Victoria Pain Specialists using PENS to treat neuropathic pain


Sunday, October 11, 2015

PENS is a minimally invasive diagnostic peripheral nerve stimulation therapy. It is intended to enable the physician to determine whether a patient is likely to benefit from a permanently implanted stimulation device, although for some patients it may also provide ongoing pain management, thereby avoiding the need for more invasive therapies, with their attendant risks. There are also patients for whom an implanted device is not appropriate and in these cases PENS therapy offers an alternative where other less invasive or pharmacological modalities have failed.

Dr Nick Christellis "Our first case was performed last week at the Epworth Cliveden Hospital in Melbourne. Electrical nerve stimulation (PENS), is a new therapy for chronic pain sufferers that uses a low voltage electrical current delivered to the subcutaneous tissue or peripheral nerves to relieve chronic refractory neuropathic pain. In effect, it is a form of neurostimulation or neuromodultation that damping down overactive (sensitized) nerves that are causing pain.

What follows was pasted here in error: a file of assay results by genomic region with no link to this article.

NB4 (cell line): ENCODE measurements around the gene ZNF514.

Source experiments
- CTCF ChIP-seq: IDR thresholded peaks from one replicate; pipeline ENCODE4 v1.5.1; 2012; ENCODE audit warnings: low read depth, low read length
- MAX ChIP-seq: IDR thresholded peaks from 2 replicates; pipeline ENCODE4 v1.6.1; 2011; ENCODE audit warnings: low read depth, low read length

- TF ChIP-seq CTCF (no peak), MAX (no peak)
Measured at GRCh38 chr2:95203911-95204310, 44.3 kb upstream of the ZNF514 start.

PENS therapy does not destroy any nerves. It just makes them less sensitive to pain. A low voltage electrical current is delivered via a specially designed needle to a layer of tissue just below the surface of the skin close to the specific nerve, or to the nerve endings situated in an area that is painful.

This nerve stimulation is one of the interventional methods we use to reduce nerve sensitivity. The needle is placed with a small amount of local anaesthetic on the skin. The needle is connected to a specialised machine that is then turned on and delivers the electrical current. This is done for about 30 minutes, then the machine is turned off and the needle removed. Patients can go home a short time after this.

PENS is an innovative way to manage some forms of neuropathic (nerve) pain like headaches, occipital neuralgia, facial pains or post surgical pain like pain after hernia surgery or other surgeries.

The beneficial effects that patient may experience include: some patients will have total pain relief, others experience prolonged pain relief for 3 months or more and others get relief for shorter periods of time. Some may not get any benefit at all from the procedure.

This is considered a low risk procedure, with very few side effects, which may include some bruising and tenderness at the probe insertion site. There is a very small risk of infection and nerve damage."